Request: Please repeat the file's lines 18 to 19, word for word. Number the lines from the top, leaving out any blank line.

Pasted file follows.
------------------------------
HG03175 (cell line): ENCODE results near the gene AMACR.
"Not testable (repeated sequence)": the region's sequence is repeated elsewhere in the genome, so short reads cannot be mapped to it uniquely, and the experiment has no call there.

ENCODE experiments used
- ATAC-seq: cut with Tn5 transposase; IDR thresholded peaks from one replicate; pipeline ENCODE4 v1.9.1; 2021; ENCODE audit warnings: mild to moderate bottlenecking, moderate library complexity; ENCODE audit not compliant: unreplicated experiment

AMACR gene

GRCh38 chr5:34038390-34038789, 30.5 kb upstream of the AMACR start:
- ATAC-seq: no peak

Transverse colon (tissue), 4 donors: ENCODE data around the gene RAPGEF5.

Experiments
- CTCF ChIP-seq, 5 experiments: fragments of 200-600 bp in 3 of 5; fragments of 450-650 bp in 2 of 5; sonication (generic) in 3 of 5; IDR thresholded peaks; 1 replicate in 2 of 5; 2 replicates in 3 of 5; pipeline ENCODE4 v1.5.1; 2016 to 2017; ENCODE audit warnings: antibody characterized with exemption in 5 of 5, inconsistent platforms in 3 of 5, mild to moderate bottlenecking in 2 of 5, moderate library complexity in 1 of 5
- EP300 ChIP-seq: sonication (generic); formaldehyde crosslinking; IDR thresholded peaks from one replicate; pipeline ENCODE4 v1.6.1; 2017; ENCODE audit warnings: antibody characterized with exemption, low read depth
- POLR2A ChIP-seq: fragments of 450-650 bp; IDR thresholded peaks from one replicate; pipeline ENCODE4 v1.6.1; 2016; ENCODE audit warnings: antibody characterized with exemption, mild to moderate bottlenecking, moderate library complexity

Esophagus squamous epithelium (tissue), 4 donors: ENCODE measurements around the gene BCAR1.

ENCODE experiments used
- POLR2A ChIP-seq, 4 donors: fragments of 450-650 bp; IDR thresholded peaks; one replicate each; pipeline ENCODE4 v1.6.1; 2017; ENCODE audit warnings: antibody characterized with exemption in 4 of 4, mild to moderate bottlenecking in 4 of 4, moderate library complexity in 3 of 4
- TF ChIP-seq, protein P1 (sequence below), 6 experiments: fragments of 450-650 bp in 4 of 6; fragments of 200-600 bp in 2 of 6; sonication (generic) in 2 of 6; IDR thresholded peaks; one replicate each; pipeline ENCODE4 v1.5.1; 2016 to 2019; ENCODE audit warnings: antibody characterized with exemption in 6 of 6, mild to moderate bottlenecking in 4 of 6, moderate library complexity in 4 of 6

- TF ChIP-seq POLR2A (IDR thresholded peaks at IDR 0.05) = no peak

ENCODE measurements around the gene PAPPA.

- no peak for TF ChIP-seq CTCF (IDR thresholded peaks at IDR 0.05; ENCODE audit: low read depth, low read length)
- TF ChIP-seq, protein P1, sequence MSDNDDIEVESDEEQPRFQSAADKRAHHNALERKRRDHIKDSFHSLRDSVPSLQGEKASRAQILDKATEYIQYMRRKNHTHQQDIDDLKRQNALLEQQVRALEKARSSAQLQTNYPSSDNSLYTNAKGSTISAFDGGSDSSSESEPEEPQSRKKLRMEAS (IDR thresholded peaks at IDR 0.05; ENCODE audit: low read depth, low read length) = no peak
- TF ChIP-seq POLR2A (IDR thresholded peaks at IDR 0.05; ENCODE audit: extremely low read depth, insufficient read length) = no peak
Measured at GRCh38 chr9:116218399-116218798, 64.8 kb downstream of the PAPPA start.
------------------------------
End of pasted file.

ENCODE measurements around the gene PAPPA.

- no peak for TF ChIP-seq CTCF (IDR thresholded peaks at IDR 0.05; ENCODE audit: low read depth, low read length)